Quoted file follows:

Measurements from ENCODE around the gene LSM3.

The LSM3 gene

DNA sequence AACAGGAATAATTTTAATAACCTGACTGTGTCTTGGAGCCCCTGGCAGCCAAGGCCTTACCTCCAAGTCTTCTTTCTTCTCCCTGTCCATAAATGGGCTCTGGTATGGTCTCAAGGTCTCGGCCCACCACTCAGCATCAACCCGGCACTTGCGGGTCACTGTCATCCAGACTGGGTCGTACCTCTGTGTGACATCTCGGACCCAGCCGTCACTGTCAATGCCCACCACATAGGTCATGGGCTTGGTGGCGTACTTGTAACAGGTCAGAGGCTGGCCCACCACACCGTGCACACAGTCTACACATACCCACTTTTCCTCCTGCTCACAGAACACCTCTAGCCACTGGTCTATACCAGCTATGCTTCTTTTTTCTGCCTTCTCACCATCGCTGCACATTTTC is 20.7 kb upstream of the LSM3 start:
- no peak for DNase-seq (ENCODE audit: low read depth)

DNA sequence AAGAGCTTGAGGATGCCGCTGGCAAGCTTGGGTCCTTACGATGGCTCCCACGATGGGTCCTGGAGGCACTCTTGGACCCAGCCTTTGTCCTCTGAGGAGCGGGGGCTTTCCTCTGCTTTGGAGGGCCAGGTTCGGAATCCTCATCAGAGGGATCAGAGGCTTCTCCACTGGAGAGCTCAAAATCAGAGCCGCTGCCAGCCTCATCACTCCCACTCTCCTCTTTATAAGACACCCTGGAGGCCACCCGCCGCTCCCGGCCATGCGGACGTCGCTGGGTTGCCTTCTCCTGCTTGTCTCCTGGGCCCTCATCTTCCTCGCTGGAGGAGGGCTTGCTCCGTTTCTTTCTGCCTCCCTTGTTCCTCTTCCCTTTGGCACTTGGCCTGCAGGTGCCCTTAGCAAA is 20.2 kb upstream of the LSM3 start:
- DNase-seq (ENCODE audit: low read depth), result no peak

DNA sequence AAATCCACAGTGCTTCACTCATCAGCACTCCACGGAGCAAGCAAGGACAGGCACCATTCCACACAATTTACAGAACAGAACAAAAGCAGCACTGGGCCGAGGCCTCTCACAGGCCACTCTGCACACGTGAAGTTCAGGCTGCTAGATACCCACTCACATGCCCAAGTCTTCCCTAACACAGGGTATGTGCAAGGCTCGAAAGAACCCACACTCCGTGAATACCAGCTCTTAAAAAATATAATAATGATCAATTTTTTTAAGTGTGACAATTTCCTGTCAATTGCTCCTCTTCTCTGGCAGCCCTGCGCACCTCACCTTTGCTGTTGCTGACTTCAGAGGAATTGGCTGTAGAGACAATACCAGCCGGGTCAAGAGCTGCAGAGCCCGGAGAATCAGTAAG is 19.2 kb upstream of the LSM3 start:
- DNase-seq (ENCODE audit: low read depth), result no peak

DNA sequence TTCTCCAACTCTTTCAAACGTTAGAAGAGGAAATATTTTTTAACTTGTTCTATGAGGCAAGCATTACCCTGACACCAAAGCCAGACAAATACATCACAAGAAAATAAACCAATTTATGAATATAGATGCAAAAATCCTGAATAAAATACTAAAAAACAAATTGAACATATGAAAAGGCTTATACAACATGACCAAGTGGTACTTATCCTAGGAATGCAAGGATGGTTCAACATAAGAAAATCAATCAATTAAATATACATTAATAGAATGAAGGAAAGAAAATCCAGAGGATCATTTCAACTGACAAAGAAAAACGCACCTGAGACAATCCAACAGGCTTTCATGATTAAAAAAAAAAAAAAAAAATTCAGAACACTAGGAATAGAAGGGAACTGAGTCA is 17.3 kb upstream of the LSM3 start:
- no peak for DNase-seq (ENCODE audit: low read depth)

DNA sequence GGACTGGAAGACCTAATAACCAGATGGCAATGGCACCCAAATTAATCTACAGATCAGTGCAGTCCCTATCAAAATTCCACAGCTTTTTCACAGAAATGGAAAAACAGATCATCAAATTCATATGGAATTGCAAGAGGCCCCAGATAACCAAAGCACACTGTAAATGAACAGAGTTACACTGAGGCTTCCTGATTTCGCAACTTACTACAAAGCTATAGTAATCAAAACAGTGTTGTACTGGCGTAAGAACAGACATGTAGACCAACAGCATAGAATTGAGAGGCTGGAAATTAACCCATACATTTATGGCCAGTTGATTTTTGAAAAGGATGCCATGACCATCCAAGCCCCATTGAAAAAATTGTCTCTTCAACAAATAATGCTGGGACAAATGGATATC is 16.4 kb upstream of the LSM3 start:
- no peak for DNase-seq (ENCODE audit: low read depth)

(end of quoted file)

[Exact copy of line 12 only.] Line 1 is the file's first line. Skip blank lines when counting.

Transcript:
- no peak for DNase-seq (ENCODE audit: low read depth)